LWHS capitol visit SB 5171

Students in Lake Washington High School’s AP US Government & Politics classes get first-hand experience in the legislative process. As part of the class, students crafted Senate Bill (SB) 5171, which bans gender-based price discrimination on similar products

Meritorious Budget Award

Award reflects District’s goal of fiscal responsibility

Redmond, Wash. – Lake Washington School District’s (LWSD’s) 2022-23 Budget has earned the Association of School Business Officials International (ASBO) Meritorious Budget Award (MBA). This award promotes and recognizes excellence in budget presentation in school districts. LWSD has received this award six years in a row. LWSD is the only district in the state of Washington to receive this award.

Last day of school remains Friday, June 23

Redmond, Wash. – Lake Washington School District (LWSD) has finalized plans to make up for the one day missed due to the November 30 snow day. The 2022-23 calendar has been modified to reflect this change:  

  • Tuesday, May 30: change from a non-school day to a full day for students



    Section 504

    Meeting the needs of disabled students under Section 504 of The Rehabilitation Act of 1973

    Section 504 of the Rehabilitation Act of 1973 (“Section 504”) is a federal civil rights law. It is designed to eliminate disability discrimination in programs and activities that receive federal funds. Since all public school districts receive federal funds, all public school districts must comply with Section 504. Under Section 504, denying a disabled student a free appropriate public education (“FAPE”) constitutes disability discrimination.

    Please see the following materials for more information about Section 504 and LWSD.

    Additional Resources

    Frequently Asked Questions (FAQs):

    FAQ now that you have a 504

    This FAQ is intended for those families whose child already has Section 504 accommodations.

    FAQ now that you are in high school

    This FAQ has been created for you, the student. You are now in high school and your high school would like to help you learn how to advocate for yourself regarding your Section 504 accommodations. Did you know that when you go to college or start a job, no one will ask you what accommodations you need? This is because the law forbids them from asking. So, if you don't tell them, they will never know. But they don't want you to just tell them what accommodation you need, they want you to explain how it helps you.

    To help you begin understanding how to advocate for yourself, these FAQs are meant to guide you toward taking ownership for your own education.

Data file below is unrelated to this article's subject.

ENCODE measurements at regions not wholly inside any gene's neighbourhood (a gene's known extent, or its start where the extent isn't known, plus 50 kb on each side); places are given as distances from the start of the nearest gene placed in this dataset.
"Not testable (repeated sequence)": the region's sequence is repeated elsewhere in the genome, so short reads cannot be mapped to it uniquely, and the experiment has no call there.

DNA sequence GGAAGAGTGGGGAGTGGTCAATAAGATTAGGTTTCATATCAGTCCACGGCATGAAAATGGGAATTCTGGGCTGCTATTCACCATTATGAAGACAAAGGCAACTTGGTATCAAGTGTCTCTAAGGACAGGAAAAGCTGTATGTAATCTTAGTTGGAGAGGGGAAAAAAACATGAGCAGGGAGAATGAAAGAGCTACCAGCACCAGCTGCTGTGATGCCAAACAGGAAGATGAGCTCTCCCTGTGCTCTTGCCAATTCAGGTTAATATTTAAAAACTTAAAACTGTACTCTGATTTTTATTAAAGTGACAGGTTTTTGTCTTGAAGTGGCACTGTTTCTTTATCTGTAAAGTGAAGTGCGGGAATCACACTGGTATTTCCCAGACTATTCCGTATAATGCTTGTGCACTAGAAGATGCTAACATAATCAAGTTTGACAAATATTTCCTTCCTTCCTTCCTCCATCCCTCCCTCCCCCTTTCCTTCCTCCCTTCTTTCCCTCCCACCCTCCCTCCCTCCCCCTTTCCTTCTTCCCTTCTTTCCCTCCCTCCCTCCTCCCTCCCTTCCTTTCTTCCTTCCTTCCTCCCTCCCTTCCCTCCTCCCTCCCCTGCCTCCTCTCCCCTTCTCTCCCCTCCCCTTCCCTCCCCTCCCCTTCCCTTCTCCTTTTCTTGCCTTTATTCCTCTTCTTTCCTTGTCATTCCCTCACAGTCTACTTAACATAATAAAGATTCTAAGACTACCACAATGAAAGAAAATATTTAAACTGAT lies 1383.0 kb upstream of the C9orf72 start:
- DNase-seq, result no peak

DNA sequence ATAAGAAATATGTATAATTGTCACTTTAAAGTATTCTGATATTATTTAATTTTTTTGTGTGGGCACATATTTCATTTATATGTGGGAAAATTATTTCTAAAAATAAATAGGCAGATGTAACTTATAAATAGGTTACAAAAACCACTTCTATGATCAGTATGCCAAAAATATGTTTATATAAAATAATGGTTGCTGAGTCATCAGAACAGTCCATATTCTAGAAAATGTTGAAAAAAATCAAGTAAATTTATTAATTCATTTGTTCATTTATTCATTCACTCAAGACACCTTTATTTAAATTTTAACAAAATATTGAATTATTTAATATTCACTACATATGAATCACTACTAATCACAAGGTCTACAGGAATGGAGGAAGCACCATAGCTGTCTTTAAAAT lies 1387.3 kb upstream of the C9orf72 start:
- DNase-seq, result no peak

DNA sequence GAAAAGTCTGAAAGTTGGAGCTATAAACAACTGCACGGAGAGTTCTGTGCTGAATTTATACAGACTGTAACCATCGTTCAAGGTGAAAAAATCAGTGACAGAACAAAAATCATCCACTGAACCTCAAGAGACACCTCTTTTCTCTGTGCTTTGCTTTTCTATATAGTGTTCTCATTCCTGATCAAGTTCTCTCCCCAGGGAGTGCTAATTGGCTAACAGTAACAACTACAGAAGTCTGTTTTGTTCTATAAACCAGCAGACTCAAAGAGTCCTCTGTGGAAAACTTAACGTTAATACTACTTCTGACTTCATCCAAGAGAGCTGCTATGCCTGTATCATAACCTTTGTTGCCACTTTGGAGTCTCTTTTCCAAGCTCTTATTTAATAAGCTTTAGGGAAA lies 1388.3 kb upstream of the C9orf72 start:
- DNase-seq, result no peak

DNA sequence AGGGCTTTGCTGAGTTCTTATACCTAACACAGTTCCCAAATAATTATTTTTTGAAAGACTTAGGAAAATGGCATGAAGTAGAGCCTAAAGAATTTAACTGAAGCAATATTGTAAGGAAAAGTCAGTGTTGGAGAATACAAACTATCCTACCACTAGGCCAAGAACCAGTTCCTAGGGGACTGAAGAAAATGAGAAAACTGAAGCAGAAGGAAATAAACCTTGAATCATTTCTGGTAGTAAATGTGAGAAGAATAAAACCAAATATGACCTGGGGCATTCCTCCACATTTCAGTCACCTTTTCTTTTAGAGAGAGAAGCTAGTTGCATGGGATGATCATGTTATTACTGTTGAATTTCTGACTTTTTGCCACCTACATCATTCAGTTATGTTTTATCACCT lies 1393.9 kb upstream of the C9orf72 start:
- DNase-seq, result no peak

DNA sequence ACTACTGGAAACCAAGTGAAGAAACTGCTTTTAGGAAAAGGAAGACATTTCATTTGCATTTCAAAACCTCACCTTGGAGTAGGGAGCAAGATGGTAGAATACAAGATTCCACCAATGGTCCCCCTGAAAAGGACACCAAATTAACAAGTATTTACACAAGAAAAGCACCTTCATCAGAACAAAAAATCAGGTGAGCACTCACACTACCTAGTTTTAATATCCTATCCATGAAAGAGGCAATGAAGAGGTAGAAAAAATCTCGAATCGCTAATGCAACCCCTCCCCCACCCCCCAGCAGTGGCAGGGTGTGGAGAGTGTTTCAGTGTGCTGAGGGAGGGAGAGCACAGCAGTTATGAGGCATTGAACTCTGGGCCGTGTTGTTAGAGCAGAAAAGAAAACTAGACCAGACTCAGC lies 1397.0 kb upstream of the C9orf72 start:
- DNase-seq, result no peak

FAQ when getting ready for college

    This FAQ has been created for you, the student.

    You have now been at your high school for a while and it’s time to prepare for taking the PSAT in 10th grade. For questions about accommodations on the PSAT/SAT tests, please visit the College Board Website. For questions about accommodations on the ACT test, please visit the ACT Testing Website.

    These FAQs answer some basic questions about what to look for in a college; and what to expect once you get to college. All of the advice given to any high school student applies to you too! Here are some additional things to know about.

    Examples of accommodations that may be available. The list below only provides examples; the 504 team can create accommodations that they agree will best provide the student FAPE.


    • Calculator/manipulatives
    • Graphic organizers/visual aids
    • Multiple edits and guided edits
    • Task broken down into smaller components
    • Timeline for component parts
    • Other


    • Braille or large print
    • Opportunity to computer-generate or hand-write
    • Voice or text
    • Other


    • P - making progress on goals and objectives for elementary students
    • P - passing grade for secondary students
    • S - satisfactory grade for secondary students
    • School/home communication system


    • Audio versions of text
    • Books on tape
    • Braille, large print, or low vision devices
    • Check for understanding
    • Directions read orally
    • Eye focusing strip
    • Isolate portions of the assignments to focus (mask)
    • Isolate portions of the text
    • Mnemonic devices
    • Note-taker
    • Orally-presented directions may need to be reworded (with simplified vocabulary and/or sentence structure), visually represented, or physically demonstrated
    • Prompts/tests read orally to students
    • Provide appropriate models of articulation and/or grammatical errors
    • Task broken down into smaller steps
    • Text to speech software


    • Allow additional processing time
    • Calculator/manipulatives
    • Computer-generated response
    • Graphic organizers/visual aids
    • Mnemonic devices
    • Multiple edits/guided edits
    • Note-taker
    • Opportunity to computer generate or handwrite
    • Physical supports (easel, arm stabilizer)
    • Speech to text software
    • Use of spelling/grammar devices
    • Other


    • Alternate times of day offered
    • Extended time beyond length of course (e.g. across semester)
    • Fewer courses per semester - more years to graduate
    • Reduced length of assignments
    • Regulated breaks/physical movement
    • Other


    • Adult proximity
    • Allow noise buffers/headsets
    • Allow the use of sensory items, such as fidgets, wiggle seats, etc.
    • Alternative setting: individual or small group
    • Freedom for student to move or stand as needed
    • Isolated area provided
    • Physical supports (easel, magnifier, arm stabilizer)
    • Preferential seating
    • Work on assignments in special education setting
    • Other